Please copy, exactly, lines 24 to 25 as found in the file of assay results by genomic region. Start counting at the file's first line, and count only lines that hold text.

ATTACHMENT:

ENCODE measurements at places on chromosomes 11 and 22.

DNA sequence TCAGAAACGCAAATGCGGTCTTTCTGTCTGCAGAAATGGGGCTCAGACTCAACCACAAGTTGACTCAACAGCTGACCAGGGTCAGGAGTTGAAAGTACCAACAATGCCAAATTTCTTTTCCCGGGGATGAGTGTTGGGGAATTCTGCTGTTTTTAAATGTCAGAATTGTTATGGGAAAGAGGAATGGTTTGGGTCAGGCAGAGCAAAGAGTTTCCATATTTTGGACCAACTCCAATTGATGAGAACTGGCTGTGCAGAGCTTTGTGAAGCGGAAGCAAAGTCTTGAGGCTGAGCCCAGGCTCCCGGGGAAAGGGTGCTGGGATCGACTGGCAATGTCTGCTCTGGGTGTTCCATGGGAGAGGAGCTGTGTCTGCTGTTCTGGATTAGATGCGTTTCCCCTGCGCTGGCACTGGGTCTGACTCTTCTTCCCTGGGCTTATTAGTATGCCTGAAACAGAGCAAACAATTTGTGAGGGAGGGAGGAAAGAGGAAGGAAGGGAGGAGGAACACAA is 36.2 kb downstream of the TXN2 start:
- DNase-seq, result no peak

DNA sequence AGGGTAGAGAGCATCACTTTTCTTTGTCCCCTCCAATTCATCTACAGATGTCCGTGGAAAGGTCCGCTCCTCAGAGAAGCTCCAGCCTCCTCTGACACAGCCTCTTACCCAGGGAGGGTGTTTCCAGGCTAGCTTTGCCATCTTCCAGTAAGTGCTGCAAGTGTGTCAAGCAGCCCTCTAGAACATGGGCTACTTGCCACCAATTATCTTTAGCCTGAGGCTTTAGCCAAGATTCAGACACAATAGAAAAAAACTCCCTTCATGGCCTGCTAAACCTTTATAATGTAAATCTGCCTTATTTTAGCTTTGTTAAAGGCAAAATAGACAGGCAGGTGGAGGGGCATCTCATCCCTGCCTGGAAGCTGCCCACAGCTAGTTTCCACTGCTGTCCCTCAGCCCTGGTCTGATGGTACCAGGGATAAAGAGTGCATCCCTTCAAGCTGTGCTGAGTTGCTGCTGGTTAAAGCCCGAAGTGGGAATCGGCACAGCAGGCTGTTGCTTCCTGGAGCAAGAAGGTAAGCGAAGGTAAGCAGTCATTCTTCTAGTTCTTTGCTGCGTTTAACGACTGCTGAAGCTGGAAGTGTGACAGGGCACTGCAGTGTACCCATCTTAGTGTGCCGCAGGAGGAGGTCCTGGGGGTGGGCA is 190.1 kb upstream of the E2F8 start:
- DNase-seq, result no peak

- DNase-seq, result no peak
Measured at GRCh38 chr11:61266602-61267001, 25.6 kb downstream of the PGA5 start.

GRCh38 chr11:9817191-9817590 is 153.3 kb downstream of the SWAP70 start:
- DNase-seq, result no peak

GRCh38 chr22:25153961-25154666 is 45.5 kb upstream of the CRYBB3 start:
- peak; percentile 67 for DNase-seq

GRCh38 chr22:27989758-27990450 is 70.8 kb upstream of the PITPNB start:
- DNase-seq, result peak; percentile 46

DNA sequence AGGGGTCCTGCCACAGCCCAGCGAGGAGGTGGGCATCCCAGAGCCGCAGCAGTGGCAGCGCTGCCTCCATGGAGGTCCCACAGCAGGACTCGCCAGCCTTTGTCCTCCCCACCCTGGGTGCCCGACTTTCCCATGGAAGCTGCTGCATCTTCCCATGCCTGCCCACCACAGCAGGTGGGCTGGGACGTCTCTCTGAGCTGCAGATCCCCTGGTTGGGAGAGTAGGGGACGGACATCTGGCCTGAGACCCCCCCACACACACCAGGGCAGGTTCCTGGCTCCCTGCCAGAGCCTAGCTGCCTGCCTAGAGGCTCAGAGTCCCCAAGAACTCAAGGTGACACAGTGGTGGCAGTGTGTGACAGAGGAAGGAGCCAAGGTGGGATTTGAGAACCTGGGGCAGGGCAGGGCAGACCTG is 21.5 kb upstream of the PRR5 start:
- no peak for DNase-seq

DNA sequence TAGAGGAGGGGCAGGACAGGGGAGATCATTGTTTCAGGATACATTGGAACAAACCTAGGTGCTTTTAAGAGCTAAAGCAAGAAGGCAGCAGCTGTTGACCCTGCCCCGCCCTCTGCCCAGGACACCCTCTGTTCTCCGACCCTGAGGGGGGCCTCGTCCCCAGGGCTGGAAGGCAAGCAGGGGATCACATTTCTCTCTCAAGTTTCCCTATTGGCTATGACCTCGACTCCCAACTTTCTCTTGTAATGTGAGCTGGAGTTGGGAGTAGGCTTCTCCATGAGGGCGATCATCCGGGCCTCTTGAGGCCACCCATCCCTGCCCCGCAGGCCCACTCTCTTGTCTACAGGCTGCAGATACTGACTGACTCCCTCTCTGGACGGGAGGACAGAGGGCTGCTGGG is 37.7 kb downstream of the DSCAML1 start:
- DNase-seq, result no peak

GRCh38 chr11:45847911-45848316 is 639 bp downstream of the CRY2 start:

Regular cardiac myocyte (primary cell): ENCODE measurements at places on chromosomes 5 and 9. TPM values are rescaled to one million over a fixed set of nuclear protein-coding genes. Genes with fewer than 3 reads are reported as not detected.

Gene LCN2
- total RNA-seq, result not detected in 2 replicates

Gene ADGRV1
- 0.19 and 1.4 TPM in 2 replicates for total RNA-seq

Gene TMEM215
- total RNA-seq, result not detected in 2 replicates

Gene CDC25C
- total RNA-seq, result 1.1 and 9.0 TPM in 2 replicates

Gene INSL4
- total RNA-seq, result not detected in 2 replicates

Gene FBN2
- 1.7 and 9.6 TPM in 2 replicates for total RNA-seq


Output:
Gene TMEM215
- total RNA-seq, result not detected in 2 replicates